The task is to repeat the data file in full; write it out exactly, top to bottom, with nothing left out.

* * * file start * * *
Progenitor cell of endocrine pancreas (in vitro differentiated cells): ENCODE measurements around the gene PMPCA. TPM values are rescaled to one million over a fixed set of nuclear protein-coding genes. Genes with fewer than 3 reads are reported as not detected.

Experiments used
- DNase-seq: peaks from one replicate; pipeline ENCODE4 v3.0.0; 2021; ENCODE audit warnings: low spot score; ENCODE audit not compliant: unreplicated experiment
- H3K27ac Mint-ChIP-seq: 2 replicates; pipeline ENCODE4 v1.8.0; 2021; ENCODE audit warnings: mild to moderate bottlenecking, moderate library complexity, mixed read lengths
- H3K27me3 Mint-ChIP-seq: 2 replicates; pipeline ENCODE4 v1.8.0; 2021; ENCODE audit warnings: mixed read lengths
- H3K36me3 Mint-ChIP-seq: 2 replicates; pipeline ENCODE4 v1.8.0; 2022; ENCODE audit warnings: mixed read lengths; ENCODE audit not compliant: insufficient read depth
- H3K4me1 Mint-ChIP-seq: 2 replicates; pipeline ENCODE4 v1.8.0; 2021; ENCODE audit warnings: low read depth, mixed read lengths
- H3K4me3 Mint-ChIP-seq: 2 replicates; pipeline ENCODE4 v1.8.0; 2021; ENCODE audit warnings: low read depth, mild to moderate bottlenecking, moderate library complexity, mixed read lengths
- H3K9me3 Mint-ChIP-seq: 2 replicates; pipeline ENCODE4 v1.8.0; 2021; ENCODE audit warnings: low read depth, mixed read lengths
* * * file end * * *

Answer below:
Progenitor cell of endocrine pancreas (in vitro differentiated cells): ENCODE measurements around the gene PMPCA. TPM values are rescaled to one million over a fixed set of nuclear protein-coding genes. Genes with fewer than 3 reads are reported as not detected.

Experiments used
- DNase-seq: peaks from one replicate; pipeline ENCODE4 v3.0.0; 2021; ENCODE audit warnings: low spot score; ENCODE audit not compliant: unreplicated experiment
- H3K27ac Mint-ChIP-seq: 2 replicates; pipeline ENCODE4 v1.8.0; 2021; ENCODE audit warnings: mild to moderate bottlenecking, moderate library complexity, mixed read lengths
- H3K27me3 Mint-ChIP-seq: 2 replicates; pipeline ENCODE4 v1.8.0; 2021; ENCODE audit warnings: mixed read lengths
- H3K36me3 Mint-ChIP-seq: 2 replicates; pipeline ENCODE4 v1.8.0; 2022; ENCODE audit warnings: mixed read lengths; ENCODE audit not compliant: insufficient read depth
- H3K4me1 Mint-ChIP-seq: 2 replicates; pipeline ENCODE4 v1.8.0; 2021; ENCODE audit warnings: low read depth, mixed read lengths
- H3K4me3 Mint-ChIP-seq: 2 replicates; pipeline ENCODE4 v1.8.0; 2021; ENCODE audit warnings: low read depth, mild to moderate bottlenecking, moderate library complexity, mixed read lengths
- H3K9me3 Mint-ChIP-seq: 2 replicates; pipeline ENCODE4 v1.8.0; 2021; ENCODE audit warnings: low read depth, mixed read lengths